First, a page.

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Tea In Sri Lanka

Teas from the highest region on the island are described as the "champagne" of Ceylon teas.

Until the 1860s, the main crop produced on the island of Sri Lanka, then Ceylon, was coffee. But in 1869, the coffee-rust fungus, Hemileia vastatrix, killed the majority of the coffee plants and estate owners had to diversify into other crops in order to avoid total ruin. The owners of Loolecondera Estate had been interested in tea since the late 1850s and, in 1866, James Taylor, a recently arrived Scot, was selected to be in charge of the first sowing of tea seeds in 1867, on 19 acres of land.

Taylor acquired some basic knowledge of tea cultivation in north India and made some initial experiments in manufacture, using his bungalow verandah as the factory and rolling the leaf by hand on tables, Firing of the oxidized leaf was carried out on clay stoves over charcoal fires with the leaf on wire trays. His first teas were sold locally and were declared delicious. By 1872,Taylor had a fully equipped factory, and in 1873, his first quality teas were sold for a very good price at the London auction.Through his dedication and determination,Taylor was largely responsible for the early success of the tea crop in Ceylon. Between 1873 and 1880, production rose from just 23 pounds to 81.3 tons, and by 1890, to 22,899.8 tons.

Most of the Ceylon tea gardens are situated at elevations between 3,000 and 8,000 feet in two areas of the southwestern part of the island, to the east of Colombo, and in the Galle district on the southern point. In the hot, steamy plains and foothills, the tea bushes flush every seven or eight days and are picked all year round. The finest teas are gathered from late June to the end of August in eastern districts and from the beginning of February to mid-March in the western parts.

Until 1971, more than 80 percent of the island's tea estates were owned and managed by British companies. In 1971, the Sri Lankan government introduced a Land Reforn Act which gave the state control of the majority of the plantations (which also grow rubber and coconuts for export) leaving about one-third in private hands. Since 1990, a restructuring program has been going on to involve the private sector companies (both Sri Lankan and foreign) as Managing Agents of the state- owned plantations.The long-term aim is for the private managing companies to take on most, if not all, of the financial responsibility and control of the estates, with the government retaining ownership.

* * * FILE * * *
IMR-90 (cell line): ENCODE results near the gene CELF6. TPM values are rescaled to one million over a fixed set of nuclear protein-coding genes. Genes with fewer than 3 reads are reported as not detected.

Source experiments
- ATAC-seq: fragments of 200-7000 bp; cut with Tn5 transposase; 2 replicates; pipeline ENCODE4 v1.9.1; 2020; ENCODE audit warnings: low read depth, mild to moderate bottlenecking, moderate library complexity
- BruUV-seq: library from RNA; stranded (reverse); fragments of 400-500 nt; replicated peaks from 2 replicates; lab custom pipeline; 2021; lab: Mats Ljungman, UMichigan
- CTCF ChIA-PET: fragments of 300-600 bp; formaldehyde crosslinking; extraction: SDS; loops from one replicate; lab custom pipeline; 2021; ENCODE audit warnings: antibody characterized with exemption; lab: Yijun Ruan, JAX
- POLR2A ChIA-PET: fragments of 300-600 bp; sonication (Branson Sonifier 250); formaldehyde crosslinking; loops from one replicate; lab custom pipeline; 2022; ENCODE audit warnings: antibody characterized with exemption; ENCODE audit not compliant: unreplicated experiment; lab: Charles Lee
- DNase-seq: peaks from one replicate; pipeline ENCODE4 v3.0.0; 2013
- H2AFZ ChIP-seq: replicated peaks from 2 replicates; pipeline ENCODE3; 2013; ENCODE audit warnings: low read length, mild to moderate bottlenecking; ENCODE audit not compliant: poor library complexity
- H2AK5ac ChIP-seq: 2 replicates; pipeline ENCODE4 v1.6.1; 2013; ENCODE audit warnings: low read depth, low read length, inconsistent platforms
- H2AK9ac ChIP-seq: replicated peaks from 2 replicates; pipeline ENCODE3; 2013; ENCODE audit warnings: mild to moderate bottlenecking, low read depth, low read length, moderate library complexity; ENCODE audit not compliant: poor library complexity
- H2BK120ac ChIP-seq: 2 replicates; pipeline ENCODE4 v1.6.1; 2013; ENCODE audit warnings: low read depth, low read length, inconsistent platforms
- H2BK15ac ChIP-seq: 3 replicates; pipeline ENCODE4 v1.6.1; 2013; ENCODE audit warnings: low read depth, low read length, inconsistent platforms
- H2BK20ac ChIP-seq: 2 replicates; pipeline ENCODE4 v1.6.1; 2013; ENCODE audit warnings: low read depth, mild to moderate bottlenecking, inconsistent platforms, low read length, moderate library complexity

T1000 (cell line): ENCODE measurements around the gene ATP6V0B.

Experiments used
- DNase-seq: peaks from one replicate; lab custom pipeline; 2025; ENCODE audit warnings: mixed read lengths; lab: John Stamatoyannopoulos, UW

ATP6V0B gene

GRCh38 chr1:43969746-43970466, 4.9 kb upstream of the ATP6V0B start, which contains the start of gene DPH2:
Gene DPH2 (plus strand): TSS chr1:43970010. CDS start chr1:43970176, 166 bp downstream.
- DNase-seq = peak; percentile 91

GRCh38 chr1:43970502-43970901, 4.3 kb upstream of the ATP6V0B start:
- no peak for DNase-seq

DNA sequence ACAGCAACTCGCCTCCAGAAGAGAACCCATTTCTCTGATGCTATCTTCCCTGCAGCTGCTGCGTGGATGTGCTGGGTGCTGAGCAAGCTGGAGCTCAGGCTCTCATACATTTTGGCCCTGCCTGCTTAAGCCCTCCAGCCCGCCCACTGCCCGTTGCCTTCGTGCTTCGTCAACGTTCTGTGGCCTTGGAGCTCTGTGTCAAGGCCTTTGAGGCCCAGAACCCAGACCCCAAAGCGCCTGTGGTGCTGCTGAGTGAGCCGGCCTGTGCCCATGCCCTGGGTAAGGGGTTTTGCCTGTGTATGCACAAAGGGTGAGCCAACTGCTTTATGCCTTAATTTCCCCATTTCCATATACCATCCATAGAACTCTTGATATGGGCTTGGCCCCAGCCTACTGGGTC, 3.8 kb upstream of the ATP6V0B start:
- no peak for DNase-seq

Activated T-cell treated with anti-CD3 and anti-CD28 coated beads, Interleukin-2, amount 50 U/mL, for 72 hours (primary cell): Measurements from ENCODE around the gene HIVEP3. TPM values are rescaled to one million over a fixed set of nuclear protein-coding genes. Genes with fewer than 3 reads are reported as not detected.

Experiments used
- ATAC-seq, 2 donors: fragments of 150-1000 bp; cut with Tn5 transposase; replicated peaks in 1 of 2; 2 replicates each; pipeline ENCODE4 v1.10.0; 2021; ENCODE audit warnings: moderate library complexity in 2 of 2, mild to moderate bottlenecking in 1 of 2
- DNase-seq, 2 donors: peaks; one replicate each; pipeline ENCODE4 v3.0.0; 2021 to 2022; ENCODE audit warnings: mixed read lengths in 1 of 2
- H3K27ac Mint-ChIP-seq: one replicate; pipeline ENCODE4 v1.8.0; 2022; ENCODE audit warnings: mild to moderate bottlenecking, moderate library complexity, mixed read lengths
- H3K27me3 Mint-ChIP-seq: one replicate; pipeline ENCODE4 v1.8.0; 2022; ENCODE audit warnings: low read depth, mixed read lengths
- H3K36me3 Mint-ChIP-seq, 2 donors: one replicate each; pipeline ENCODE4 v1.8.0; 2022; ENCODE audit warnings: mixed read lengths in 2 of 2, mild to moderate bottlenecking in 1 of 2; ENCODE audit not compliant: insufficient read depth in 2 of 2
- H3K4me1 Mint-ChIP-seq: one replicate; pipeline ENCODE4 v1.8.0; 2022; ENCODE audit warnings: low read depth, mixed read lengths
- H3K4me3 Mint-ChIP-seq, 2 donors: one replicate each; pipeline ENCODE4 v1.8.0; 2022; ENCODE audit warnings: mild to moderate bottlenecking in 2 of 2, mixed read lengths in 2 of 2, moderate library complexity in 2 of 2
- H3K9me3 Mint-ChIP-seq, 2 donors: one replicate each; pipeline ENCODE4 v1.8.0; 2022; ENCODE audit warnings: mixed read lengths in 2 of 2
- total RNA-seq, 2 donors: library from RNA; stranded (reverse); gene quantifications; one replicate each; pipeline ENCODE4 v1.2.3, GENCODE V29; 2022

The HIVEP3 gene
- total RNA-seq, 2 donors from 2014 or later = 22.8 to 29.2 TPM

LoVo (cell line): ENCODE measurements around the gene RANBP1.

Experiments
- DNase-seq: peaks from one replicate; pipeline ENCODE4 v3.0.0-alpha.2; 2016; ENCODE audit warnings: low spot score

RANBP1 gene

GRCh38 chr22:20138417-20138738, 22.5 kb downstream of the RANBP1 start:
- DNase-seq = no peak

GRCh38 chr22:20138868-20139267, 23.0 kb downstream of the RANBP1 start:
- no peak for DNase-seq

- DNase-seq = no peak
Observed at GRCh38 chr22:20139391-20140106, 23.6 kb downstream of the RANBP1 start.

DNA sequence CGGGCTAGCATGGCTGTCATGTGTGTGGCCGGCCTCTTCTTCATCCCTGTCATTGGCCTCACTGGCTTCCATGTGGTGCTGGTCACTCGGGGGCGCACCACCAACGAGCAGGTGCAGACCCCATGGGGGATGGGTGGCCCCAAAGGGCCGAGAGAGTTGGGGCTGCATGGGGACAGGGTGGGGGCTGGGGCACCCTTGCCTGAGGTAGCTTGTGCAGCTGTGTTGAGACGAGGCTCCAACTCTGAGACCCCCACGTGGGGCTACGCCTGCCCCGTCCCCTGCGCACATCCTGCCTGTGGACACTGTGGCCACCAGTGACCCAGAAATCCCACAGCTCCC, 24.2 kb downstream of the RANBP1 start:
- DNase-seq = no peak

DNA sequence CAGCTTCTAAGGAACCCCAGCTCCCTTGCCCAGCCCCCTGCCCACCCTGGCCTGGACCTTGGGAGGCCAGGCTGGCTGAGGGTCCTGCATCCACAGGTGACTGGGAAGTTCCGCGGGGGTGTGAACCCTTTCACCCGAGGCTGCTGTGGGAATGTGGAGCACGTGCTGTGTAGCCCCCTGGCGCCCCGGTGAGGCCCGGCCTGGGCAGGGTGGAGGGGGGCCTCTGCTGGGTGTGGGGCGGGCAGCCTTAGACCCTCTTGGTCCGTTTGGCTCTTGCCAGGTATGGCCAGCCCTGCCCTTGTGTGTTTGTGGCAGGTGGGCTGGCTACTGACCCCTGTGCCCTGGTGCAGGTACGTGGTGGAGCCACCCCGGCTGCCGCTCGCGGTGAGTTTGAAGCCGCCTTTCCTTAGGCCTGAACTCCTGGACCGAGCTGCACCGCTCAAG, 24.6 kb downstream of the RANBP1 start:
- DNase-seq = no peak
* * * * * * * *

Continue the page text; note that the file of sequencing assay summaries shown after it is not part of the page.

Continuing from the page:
Extreme political, industrial, and economic problems threatened Sri Lanka's tea business and in 1993 it fell from the position of number one producer in the world to number eight. Producers faced major decisions regarding production methods, product range, and export markets. Firstly, products containing 100 percent Ceylon tea were to all bear the Lion logo, which was developed by the Ceylon Tea Board, to guarantee the country of origin and protect the image of Sri Lanka's quality teas. Secondly, although Sri Lanka's fine orthodox teas were considered by many to be among the best teas in the world, they were not suitable for tea bags which European tastes demanded. Only 3 percent of production in 1993 was CTC and producers decided to convert to CTC production in order to reach a wider market. They gave cash subsidies to factories to give up making traditional teas and convert to CTCs. However, since then 40 factories have reconverted to making the old orthodox teas. After failing to compete with India and Kenya in the production of CTCs, the Tea Board is now moving back to the production of orthodox teas. Despite this, Sri Lanka has moved up to the third biggest tea producing country globally, has a production share of 9 percent in the international sphere, and is one of the world's leading exporters with a share of around l 9 percent of the global demand.

Sri Lanka's finest teas are produced mainly from bushes tiat grow above 4,000 feet. The bushes grow more slowly in the cooler, mistier climate, and are harder to harvest because of the steep angle of the slopes on which they are planted.

There are six main tea-producing areas. Galle, to the south of the island; Ratnapura, about 55 miles east of the capital Colombo; Kandy, the low region near the ancient royal capital; Nuwara Eliya, the highest area that produces the finest teas; Dimbula, west of the central mountains; and Uva, located east of Dimbula.